The African Standby Force: An Element of Prospective Multilevel Security Governance

Olaf Bachmann
Volume 43 Issue 4
Published: 22 January 2016
Abstract: This article examines the African Standby Force (ASF), an African‐led mechanism for crisis management and peace consolidation in Africa, and its potential contribution to multilayered security governance. It analyses the ASF project, which has gone through many phases of redefinition since it was conceived in the late 1990s and elaborates on the inability of African stakeholders to settle on a clear concept, setting themselves ever more ambitious goals. International partners simultaneously suffer from, and contribute to, this state of affairs as their support too often responds to national or institutional interests. The ASF is also burdened by the lack of ownership by African countries and institutions. Only if AU member states make a conscious effort to increase their political, conceptual and especially, financial, stake in the ASF will they be able to credibly demonstrate that it is not an entirely foreign‐mastered project, but a real ‘African solution to African problems’.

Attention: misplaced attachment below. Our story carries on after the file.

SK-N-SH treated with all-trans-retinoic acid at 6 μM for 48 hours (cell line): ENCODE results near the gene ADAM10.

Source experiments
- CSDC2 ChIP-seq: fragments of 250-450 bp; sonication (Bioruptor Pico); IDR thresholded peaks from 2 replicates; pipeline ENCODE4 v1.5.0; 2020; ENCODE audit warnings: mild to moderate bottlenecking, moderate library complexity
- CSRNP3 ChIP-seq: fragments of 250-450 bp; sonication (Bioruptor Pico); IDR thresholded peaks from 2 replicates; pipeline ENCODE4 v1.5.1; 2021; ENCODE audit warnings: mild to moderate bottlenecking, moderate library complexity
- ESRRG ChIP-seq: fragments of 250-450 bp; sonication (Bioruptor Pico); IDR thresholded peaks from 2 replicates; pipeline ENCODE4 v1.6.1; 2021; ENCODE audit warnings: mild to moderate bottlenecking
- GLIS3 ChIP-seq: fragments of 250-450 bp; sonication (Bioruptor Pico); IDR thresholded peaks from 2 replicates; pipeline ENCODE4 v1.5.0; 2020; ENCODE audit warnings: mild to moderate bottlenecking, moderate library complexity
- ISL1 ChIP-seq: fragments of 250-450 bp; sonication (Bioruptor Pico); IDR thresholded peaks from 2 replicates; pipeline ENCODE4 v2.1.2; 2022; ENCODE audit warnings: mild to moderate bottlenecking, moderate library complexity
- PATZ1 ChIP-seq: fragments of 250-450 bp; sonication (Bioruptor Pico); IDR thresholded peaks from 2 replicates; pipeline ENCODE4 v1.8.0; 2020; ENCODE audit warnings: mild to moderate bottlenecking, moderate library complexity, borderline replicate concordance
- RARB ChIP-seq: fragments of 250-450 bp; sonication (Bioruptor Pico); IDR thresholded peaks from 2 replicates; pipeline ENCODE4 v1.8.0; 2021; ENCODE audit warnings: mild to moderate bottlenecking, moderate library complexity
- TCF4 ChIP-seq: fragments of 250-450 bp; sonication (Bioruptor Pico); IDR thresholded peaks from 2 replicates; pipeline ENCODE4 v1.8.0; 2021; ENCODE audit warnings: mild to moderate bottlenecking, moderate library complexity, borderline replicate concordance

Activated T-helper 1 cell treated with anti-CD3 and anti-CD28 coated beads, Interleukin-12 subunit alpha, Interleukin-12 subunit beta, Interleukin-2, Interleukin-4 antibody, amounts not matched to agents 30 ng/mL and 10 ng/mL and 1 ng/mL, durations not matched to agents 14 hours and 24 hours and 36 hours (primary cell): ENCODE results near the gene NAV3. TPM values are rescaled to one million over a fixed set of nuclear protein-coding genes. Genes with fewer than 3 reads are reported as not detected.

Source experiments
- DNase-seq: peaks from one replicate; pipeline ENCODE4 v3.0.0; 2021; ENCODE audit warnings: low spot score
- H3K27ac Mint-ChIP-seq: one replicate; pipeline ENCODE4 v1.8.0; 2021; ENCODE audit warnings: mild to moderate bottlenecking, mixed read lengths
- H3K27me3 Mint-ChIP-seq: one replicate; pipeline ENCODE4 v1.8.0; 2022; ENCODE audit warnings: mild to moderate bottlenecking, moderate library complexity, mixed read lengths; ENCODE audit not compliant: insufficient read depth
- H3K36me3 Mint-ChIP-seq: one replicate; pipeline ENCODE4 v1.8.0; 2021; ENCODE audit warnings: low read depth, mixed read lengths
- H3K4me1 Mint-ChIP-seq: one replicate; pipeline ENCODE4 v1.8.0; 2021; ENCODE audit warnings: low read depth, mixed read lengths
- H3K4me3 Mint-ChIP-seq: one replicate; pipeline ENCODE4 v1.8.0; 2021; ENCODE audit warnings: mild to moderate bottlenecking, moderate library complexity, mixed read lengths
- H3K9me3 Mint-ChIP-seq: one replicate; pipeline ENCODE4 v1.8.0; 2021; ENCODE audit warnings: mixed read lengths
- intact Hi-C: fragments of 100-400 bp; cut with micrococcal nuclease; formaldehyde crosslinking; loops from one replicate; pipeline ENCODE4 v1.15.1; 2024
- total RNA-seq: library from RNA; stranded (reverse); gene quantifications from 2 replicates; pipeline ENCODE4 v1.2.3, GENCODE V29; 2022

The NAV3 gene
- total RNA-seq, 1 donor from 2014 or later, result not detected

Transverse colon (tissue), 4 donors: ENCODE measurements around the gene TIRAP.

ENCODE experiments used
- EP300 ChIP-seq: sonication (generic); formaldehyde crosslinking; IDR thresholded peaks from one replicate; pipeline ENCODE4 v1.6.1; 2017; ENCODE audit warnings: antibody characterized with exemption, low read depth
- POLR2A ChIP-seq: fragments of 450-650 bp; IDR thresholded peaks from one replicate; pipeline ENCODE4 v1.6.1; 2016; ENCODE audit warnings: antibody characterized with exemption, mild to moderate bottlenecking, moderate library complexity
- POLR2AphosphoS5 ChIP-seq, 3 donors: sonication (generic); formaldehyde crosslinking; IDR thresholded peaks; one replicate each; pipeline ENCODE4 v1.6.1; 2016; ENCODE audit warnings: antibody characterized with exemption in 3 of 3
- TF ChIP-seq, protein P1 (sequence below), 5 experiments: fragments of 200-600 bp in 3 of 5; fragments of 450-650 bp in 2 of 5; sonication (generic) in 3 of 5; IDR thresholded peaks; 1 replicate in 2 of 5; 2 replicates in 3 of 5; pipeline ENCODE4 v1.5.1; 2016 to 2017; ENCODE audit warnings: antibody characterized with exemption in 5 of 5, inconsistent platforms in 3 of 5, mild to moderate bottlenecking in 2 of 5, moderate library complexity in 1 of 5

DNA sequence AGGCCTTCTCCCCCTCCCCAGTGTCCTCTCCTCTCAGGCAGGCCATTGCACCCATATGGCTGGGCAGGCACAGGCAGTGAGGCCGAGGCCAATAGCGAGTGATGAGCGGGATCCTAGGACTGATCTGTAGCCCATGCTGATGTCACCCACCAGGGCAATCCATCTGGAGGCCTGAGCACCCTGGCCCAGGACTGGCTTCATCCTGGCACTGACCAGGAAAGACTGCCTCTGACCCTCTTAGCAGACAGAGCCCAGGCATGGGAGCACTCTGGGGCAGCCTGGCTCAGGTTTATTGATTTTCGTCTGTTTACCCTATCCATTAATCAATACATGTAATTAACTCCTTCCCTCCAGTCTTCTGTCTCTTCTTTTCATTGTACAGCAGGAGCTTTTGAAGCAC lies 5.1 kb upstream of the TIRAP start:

From Issue: Vol 43, No 4 (2012) | Hybrid Security Orders in Sub-Saharan Africa